Newly released government records show that navy mechanics in Halifax had to scour the Internet and use eBay to find parts for one of its two supply ships.
But the briefing notes obtained by The Canadian Press, prepared for navy commander Vice-Admiral Mark Norman, show the technicians were fighting a losing battle to keep HMCS Preserver on duty.
The documents show many of the parts on the 45-year-old ship were "beyond acceptable limits" because corrosion issues had begun to compromise the vessel's structural integrity.
National Defence said last year that both Preserver and its sister ship HMCS Protecteur — gutted by a dangerous at-sea fire — would be retired before replacement ships arrived.
"It will be very difficult to continue to confidently operate her at sea until her planned divestment date in 18 months," said the May 9, 2014 briefing note, which was also copied to the head of military procurement.
The navy had planned to replace both ships, but the Conservative government pulled the plug in August 2008 because industry proposals were proving too costly. The new program is still up to eight years way from delivering new ships.
It's long been known that the ships were in precarious shape and getting worse, but the briefing said it "was no longer viable to expend limited resources" to keep them going.
The notes make evident the department's frustration that the ships were not retired on schedule. Technicians would fix one broken part and "once this is fixed, the next question is which equipment or system will be the next to fail."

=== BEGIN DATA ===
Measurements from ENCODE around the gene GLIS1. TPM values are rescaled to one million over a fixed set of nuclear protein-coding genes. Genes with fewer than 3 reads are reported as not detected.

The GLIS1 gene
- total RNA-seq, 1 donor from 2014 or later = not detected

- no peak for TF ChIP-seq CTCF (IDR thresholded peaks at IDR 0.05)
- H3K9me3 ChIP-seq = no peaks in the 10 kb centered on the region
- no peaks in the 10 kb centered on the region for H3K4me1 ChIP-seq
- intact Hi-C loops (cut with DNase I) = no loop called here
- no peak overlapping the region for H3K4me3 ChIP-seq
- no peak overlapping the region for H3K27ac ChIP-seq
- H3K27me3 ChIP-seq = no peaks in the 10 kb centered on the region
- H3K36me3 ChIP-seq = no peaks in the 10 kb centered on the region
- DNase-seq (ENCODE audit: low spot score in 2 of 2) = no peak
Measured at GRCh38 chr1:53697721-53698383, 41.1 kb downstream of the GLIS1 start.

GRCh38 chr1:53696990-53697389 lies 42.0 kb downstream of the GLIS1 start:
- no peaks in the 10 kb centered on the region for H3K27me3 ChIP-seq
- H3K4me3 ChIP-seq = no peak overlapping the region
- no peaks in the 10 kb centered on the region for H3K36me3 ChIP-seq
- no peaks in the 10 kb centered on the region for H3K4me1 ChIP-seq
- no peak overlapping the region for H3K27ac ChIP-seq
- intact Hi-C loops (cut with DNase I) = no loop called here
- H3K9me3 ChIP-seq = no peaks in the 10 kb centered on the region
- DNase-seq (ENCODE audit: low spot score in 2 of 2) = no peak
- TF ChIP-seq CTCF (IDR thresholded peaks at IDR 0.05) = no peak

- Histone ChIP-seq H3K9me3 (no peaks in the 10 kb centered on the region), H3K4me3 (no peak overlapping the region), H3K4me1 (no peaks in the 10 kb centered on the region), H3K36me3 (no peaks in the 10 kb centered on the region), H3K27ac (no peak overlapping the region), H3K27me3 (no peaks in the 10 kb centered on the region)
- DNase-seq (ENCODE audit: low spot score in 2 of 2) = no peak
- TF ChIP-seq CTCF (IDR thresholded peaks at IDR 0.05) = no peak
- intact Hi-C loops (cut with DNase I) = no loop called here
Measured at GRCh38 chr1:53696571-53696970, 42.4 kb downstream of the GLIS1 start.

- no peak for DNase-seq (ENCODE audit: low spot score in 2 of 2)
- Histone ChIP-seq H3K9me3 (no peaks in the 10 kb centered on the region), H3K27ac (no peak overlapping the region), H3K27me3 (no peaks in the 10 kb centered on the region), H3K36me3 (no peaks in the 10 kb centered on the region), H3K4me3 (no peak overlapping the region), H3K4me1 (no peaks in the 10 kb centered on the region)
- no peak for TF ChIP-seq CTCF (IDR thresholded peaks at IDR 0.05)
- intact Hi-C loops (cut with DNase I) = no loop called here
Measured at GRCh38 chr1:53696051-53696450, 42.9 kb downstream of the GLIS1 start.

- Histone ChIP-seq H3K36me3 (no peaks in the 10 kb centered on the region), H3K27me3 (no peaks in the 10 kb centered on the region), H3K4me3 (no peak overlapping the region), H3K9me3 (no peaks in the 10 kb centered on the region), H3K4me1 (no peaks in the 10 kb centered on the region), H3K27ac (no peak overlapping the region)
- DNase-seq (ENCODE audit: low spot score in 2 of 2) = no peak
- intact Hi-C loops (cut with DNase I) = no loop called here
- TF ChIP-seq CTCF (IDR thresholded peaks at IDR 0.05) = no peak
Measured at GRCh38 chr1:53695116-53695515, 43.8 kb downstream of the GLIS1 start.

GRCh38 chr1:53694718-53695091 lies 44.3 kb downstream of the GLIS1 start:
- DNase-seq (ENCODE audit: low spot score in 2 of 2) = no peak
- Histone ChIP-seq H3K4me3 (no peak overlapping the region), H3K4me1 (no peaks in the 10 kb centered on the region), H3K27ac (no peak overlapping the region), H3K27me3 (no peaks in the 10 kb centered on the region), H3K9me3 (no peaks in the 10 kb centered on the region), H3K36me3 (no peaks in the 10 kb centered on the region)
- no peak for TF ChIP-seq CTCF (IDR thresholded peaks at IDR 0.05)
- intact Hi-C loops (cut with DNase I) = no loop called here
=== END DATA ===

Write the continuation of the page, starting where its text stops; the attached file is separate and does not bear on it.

Protecteur was recently decommissioned, while a formal ceremony for Preserver has to be announced.
Since the original manufacturers long ago stopped making spare parts, a "disproportionate amount of time" was being used to source replacements, "some of which have been procured via eBay," the documents found.
Defence gap at sea
A separate set of briefing notes, obtained by the federal Liberals, shows the impending retirement of the navy's Iroquois-class destroyers will leave an air defence gap for Canadian task forces at sea.
Liberal MP Marc Garneau, a former naval officer and astronaut, said the fleet is in a shambles, even with the multibillion-dollar upgrade to the Halifax-class frigates, which are the backbone of the navy.
Lauren Armstrong, a spokeswoman for Defence Minister Jason Kenney, said the navy will be able to carry out operations ordered by the government, both at home and abroad.
She added the Liberals are in no position to be lecturing on military procurement.
"As the minister said at committee, between 1992 and 2005, the previous Liberal government did not procure or even attempt to procure, with the exception of the failed maritime helicopter procurement, a single major piece of military equipment," said Armstrong in an email.
While the Liberals cut the defence budget deeply, under their watch the military did receive new LAV III armoured vehicles, M-777 artillery, CH-149 Cormorant helicopters, coastal defence vessels and the oft-maligned Victoria-class submarines.
Garneau said the absence of supply ships means Canadian warships will have to operate individually; they cannot form task forces of their own, and must rely on other nations for replenishment.
Armstrong responded by saying construction of the first replacement for the supply ships is expected to begin in 2017, and the government is also studying plans for an interim capability.
Without air defence destroyers, Canadian frigates will have to seek protection from long-range threats under the umbrella of U.S. combat vessels, said Garneau.
He said the Conservatives played politics with the navy by cancelling new supply ships on the eve of the 2008 election, and forced the military to accept Arctic patrol ships ahead of new destroyers.
"Mr. Harper decided he wanted to be known from a legacy point of view as big on the Arctic and has gone up every year for that photo-op," Garneau said.
"That's all driven by politics."